After unseating a Tory minister in last year’s snap general election, I’ve been shocked by the shambolic handling of important issues by this inept and uncaring government. One area that I’ve been paying close attention to is social care.
At the time of my election, the CQC had found that 1-in-4 social care services were failing on safety grounds, with at least one care home closing every week. Only 2 per cent of providers were regarded as outstanding. Theresa May acknowledged that our social care system is “not working” and promised to fix it. It was even in the Conservatives’ manifesto. That promise has been broken.
Since then, their Chancellor failed to even mention social care in the Autumn Budget and missed another opportunity in the Spring Statement. The single departmental plan of Jeremy Hunt’s Department of Health and Social Care failed to acknowledge the social care workforce. The result: care providers up and down the country, including in my constituency, have been placed into special measures and face closure.
It breaks my heart to see people at breaking point because of this undignified and broken system. It isn’t just those in need of care who suffer, it is their families too. One issue, however, has had much less publicity. Yet it threatens the viability of the care sector and could jeopardise the care of the most vulnerable people in our society. That is the Tories’ mismanagement of the sleep-in crisis.
I first came to learn about this issue when a senior council worker at Cheshire East Council was sacked after raising concerns that dozens of care workers had been paid less than the national minimum wage by the Tory-run council that had pledged to pay all workers a living wage.
Since then, one of the Conservatives’ own councillors has said that the council knew it was underpaying care workers as early as 2014, adding that he would resign if he was proven wrong.
As my colleague Stephanie Peacock MP wrote for LabourList last year, Unison brought a successful claim to the employment tribunal, where it was ruled that care workers who sleep overnight in care homes are entitled to the National Minimum Wage for each hour they are at work, referred to as ‘sleep-in’ shifts.
In February 2015, the Department of Business, Energy and Industrial Strategy, then known as DBIS, updated their guidance to reflect the court ruling. This should have been the end of it. The government, now knowing that its previous guidance was wrong, should have taken swift action to ensure that all care workers received the back pay they were owed and were paid the NMW.
Yet FOI requests have revealed that HMRC were instructed in February 2016 that staff were not entitled to the NMW during sleeping hours. This mistake is unforgivable.
Over a year later, HMRC has finally started enforcing complaints made by workers in addition to seeking 6 years of back pay to make up for missing wages. However, the Tories stopped this by delaying in July 2017 and again in September 2017. It took another full year for them to eventually create an enforcement scheme – which is only now about to come into effect. Incredibly, local authorities were not instructed to pay the NMW for these ‘sleep-in’ shifts until October 2017. From 2015 to 2017, care workers were ignored.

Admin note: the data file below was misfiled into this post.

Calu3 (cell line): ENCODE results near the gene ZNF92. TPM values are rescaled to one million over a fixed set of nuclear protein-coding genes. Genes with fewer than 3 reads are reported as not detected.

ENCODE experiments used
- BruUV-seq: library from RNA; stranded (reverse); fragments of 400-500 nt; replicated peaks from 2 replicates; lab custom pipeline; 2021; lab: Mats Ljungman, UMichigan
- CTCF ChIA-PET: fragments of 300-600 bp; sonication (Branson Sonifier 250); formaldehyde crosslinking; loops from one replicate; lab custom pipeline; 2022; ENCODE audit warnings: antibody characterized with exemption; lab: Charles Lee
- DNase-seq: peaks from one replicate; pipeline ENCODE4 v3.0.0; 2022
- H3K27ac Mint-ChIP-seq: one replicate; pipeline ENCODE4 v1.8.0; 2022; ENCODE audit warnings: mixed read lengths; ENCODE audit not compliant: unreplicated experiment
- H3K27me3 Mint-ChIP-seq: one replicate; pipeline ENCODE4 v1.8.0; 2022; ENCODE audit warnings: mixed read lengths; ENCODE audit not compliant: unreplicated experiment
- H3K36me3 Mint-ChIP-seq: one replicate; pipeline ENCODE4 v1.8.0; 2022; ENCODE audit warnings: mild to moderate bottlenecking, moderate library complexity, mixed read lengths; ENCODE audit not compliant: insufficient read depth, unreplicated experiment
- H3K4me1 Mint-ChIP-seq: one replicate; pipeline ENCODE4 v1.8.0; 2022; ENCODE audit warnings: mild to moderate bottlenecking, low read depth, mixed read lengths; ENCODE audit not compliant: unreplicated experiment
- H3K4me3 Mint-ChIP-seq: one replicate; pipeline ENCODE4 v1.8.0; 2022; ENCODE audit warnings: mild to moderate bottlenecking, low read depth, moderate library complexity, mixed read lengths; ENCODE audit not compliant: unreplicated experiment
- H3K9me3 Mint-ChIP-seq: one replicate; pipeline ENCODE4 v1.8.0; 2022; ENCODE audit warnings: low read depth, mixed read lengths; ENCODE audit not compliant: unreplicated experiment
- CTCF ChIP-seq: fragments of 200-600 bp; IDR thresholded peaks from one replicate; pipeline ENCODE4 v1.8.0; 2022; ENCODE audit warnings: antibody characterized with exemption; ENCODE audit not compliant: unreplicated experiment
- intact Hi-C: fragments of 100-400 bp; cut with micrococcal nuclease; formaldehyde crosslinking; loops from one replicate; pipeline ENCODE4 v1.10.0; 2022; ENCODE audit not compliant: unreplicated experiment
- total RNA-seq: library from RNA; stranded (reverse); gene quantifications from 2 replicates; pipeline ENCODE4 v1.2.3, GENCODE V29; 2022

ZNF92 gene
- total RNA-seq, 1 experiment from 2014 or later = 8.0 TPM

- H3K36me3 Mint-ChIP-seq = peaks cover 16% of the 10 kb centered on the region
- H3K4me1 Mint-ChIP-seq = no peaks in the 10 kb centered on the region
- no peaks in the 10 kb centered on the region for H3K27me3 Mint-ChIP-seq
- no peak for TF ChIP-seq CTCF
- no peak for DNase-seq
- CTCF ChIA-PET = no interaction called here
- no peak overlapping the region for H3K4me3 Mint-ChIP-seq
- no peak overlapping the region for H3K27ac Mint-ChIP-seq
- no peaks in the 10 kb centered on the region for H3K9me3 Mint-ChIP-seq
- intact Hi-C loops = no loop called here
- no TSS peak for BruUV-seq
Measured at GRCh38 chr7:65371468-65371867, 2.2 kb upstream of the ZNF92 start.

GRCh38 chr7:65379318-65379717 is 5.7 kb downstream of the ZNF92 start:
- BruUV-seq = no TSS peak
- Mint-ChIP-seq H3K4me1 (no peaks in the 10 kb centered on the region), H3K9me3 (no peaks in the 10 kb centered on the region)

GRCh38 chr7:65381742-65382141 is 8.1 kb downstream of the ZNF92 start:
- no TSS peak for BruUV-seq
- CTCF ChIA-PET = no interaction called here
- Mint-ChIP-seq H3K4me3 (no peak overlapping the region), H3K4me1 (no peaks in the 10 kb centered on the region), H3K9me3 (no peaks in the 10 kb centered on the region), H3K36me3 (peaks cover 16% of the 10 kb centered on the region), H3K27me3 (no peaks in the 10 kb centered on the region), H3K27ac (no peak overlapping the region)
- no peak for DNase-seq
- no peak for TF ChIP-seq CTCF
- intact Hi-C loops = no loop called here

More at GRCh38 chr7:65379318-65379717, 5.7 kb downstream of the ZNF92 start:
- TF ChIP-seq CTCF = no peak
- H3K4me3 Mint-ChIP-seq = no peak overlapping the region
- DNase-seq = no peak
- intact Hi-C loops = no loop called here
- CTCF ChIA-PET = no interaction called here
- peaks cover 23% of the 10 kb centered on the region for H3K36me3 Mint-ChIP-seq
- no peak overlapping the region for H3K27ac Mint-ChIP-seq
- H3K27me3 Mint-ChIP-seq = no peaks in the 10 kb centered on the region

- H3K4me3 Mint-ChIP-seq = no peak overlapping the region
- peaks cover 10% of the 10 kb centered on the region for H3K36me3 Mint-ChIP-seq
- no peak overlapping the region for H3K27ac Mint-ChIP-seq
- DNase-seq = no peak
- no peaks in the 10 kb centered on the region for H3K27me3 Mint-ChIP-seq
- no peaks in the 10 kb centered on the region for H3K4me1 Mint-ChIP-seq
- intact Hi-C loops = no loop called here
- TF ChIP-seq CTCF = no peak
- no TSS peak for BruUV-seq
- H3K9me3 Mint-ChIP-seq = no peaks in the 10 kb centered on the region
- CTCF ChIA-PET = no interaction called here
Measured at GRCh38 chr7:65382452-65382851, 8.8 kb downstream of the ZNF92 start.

A care worker in the constituency got in touch with me because he didn’t know where else to turn. He described how staff morale was at rock-bottom, with many care workers suffering from poor mental health, worried about their job security, relying on foodbanks and payday loans – too scared to take time off sick and unable to afford annual leave.
He described how care workers feel like they have no voice and no respect. Is it any wonder that more than 900 care workers are leaving their job every day? The way that this crisis has been handled is utterly disgraceful. The government has missed opportunity after opportunity to put things right. How can we expect the care sector to function given all this uncertainty?
After years of continued mismanagement, the care workers’ back-pay bill is due in November. The reality is that the government has never paid enough money to local authorities for them to provide sleep-in shifts at the NMW.
Thanks to sector surveys, we know that care providers cannot afford to pick up the government’s tab. If they are made to do so, some will close and some will hand back contracts. This will leave the vulnerable people they support to find new carers and local authorities to struggle further. Some will be forced to cut the additional services they provide – those that help disabled people live more independent lives.
Blackpool has already had one care provider close. We don’t have long left until we’ll start to see effects throughout the UK – and it’s vulnerable people and low-paid carers who will suffer. This government has had three years to get to this point. So, where are the plans? Where are the proposals for safeguarding the viability of the care sector?
As a shadow minister for the Cabinet Office, I’m proud that the Labour Party is defending vulnerable people and together holding this inept Tory government to account.
Laura Smith is MP for Crewe and Nantwich.